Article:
(Bloomberg) -- To many investors, Macau’s push to extend oversight over the world’s largest gambling hub came as a shock, triggering a record selloff in casino shares. To long-term observers, however, it was just the latest move in China’s grand plan to transform the $24 billion economy.
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For years, Beijing has been focused on trying to control an industry that’s enriched the only Chinese territory where casinos are legal but also provided an avenue for capital outflows for the country’s rising elite. Authorities have been steadily tightening their grip, with facial-recognition software installed in Macau’s ATMs, cash withdrawals limited, and a digital currency under consideration to better track transactions.
At the same time, the government has been laying the groundwork for the dilution of Macau’s reliance on gambling. Unveiled in 2019, China’s blueprint for the Greater Bay Area -- a region that includes Hong Kong and parts of southern China -- sees the former Portuguese colony departing from its decades-long identity as a casino Mecca to become a global leisure and tourism hub. Think sports stadiums, convention centers and traditional Chinese medicine parks instead of more baccarat tables.
“What the government wants, and what Beijing wants, is to have a lot more non-gaming facilities,” said Allan Zeman, chairman and an independent director of Wynn Macau Ltd., one of the six casino operators with licenses to operate in the enclave. “The border will kind of disappear. Macau will become a much bigger place, so gaming is just one part of a city that will have a lot more.”
Last week’s announcement of revisions to the law governing casinos was one of the most definitive signs yet that there’s no turning back for Beijing.
The proposed changes, which are now up for consultation with the public and industry, came just a week after the Chinese government released a plan to further integrate Macau with the Chinese mainland. The city is being encouraged to develop non-gaming industries in a special zone on the neighboring island of Hengqin -- currently divided between Guangdong province and Macau -- with a focus on high-tech manufacturing, cultural tourism, Chinese medicine, conventions and sports, according to a master plan released by Beijing earlier this month. Gambling won’t be allowed.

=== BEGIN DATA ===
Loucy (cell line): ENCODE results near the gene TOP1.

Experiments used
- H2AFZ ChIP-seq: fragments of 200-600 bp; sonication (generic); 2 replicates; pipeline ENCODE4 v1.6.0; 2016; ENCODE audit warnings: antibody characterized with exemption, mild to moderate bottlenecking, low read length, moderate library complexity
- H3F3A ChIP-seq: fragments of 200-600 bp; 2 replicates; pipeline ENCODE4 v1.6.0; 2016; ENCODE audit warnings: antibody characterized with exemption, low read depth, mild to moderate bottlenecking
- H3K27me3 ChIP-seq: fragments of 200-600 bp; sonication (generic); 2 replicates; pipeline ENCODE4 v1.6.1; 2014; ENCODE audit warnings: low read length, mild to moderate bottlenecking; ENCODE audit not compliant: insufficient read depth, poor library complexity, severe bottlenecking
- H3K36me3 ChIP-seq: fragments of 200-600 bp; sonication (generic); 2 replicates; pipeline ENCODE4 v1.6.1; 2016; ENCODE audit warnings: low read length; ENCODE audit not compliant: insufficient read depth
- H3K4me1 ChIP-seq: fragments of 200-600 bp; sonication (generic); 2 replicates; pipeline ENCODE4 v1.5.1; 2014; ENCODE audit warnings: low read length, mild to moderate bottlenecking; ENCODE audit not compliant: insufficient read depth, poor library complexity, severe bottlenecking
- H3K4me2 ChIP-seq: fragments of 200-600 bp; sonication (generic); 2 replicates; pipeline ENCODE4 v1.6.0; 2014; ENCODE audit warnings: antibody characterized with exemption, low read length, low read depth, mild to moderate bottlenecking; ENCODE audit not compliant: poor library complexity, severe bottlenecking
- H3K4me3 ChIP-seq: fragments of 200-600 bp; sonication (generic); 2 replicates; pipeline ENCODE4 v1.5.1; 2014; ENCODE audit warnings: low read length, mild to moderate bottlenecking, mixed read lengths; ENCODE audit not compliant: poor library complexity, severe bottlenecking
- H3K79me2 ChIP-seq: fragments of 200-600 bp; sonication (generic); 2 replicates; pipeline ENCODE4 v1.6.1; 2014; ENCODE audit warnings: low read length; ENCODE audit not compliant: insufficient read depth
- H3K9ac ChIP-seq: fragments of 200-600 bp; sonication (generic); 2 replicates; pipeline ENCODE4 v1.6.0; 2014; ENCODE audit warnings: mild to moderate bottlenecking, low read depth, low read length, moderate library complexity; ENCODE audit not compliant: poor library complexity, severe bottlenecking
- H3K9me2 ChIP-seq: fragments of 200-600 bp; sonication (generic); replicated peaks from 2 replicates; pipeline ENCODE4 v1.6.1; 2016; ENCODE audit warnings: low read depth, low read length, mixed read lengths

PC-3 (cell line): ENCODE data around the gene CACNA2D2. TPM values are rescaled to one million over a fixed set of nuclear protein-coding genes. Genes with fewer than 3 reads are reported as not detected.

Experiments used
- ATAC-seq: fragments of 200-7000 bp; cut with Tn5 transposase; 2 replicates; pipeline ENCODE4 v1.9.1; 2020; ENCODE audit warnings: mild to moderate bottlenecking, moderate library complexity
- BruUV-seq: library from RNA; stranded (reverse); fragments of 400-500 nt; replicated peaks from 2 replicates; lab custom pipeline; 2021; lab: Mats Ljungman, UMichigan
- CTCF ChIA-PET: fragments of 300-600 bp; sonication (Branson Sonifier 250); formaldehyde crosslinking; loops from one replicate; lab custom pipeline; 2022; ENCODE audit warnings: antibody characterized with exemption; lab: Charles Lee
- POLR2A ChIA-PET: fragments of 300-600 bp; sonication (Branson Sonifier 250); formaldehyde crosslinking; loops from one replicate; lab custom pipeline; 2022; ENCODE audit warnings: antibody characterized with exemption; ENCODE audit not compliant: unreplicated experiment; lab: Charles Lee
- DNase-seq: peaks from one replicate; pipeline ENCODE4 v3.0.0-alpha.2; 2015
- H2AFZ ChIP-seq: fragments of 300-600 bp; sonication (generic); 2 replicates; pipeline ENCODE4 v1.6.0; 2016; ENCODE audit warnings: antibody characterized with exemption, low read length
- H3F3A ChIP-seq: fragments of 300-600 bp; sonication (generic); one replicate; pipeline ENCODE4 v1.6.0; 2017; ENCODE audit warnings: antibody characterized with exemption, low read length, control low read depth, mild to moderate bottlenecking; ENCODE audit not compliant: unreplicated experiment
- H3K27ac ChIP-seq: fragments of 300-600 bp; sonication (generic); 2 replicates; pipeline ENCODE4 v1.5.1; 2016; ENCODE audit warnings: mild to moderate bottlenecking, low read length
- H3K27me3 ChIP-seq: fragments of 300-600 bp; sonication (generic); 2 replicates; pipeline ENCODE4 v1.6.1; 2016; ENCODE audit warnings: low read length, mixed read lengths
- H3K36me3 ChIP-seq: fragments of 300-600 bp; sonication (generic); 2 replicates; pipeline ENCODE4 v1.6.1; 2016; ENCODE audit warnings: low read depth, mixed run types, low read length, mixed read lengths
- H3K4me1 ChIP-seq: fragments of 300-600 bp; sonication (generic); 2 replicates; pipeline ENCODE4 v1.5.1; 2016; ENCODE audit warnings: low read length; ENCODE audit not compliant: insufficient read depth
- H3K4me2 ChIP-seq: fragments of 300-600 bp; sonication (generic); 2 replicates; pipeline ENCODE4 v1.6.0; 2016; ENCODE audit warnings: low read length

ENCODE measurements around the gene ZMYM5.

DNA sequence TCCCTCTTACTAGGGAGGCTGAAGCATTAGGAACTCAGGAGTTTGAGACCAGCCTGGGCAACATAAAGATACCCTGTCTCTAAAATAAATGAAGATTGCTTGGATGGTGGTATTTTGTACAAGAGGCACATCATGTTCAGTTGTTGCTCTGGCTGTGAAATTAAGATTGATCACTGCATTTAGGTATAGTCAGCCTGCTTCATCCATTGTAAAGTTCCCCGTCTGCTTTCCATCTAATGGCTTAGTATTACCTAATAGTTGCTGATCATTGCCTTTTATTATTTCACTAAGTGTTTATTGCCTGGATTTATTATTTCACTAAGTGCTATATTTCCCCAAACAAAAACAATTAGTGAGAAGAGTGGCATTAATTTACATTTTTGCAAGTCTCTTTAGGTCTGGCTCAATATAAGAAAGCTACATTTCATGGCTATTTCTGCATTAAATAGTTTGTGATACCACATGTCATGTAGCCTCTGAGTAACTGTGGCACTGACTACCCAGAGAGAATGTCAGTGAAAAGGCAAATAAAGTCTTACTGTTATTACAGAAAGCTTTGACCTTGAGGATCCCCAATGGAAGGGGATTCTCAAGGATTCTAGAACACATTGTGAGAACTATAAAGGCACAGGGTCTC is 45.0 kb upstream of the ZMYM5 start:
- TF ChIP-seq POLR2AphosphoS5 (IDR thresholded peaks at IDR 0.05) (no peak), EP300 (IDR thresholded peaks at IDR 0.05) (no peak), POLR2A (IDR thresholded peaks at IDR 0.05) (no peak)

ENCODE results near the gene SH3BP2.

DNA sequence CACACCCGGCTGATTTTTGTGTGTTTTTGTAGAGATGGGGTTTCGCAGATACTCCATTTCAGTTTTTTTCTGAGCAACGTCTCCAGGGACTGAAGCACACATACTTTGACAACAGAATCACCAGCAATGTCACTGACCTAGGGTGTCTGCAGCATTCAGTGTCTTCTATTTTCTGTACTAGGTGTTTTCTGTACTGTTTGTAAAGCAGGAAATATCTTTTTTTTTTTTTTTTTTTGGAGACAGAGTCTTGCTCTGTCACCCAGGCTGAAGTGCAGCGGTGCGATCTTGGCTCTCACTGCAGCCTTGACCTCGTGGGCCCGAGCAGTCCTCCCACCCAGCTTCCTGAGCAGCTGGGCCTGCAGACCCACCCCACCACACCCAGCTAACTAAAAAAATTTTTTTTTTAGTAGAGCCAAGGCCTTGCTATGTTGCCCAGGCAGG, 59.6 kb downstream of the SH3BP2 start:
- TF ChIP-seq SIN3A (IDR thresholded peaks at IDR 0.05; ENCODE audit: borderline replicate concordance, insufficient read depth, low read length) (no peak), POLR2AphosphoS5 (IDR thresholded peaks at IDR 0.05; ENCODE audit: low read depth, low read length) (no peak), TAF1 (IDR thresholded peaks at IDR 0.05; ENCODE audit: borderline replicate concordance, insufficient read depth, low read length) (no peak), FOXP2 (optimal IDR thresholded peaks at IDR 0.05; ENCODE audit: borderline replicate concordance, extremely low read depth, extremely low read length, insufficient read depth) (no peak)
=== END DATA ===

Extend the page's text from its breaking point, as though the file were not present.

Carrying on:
The Bloomberg Intelligence index of Macau’s six casino operators has fallen 26% since last Tuesday’s proposal. The market recovered slightly this week, with the index gaining about 1.7%.
Gambling in Macau goes back more than three centuries, with the practice legalized there in 1847 as a way to fill the colonial authority’s coffers. By the late 19th century, gaming taxes had become the government’s main income. For decades the industry was monopolized by a company co-founded by late billionaire Stanley Ho before opening up in 2002 to the current players. Macau eventually surpassed Las Vegas, and today bettors can pose before a fake Eiffel Tower or stroll along replica Venetian canals on its main strip.
But a shift is firmly under way. While still employing one-fifth of the city’s workforce, the gambling industry’s contribution to Macau’s gross domestic product had dropped to 51% before the pandemic hit, from 63% in 2013, according to the latest government data.
The license renewal process for the city’s six casino operators is shaping up to be a key test of Beijing’s pivot. With the permits set to expire in less than 10 months, the government is expected to pressure the firms -- who have seen gaming revenue contribute 85% of overall revenue on average the past three years, according to Bloomberg calculations from company reports -- to boost investment in non-gaming sectors.
Macau’s government will likely nudge casino operators to invest in projects in Hengqin, even if their profit outlook is questionable, given the limitations on expanding further in Macau, said Ben Lee, a managing partner at gambling consultancy IGamiX.
While the casinos have recently been doubling down on luring more so-called mass market bettors, who may spend more time dining out and shopping than at the tables, entire projects separate to the casino business could be more challenging. Convention activities, the ferry service and income from retail accounted for less than 3% of net revenue in 2019 for Sands China Ltd., the largest operator in Macau by gaming revenue.
And they face stiff competition for non-gaming business from elsewhere in the region. Hong Kong -- just a ferry ride away -- has an established convention and exhibition industry and hosts major international events from art festivals to rugby tournaments. The island province of Hainan has also seen a domestic tourism boom due to its tax-free status and wants to develop similar industries.
The revisions to the casino law follow a decade-long crackdown on VIP bettors, said Morningstar Inc. analyst Jennifer Song. Such gamblers attracted Beijing’s wrath because they’re facilitated by junkets which sometimes breach Chinese law by promoting gaming in the mainland, organizing overseas gambling trips and providing shadow banking services to high rollers.
The moves significantly reined in what was once the lifeblood of Macau, Song said. Now, Beijing’s wider plan could have a similar effect on the casino industry overall.
(Updates with stock moves in seventh paragraph.)
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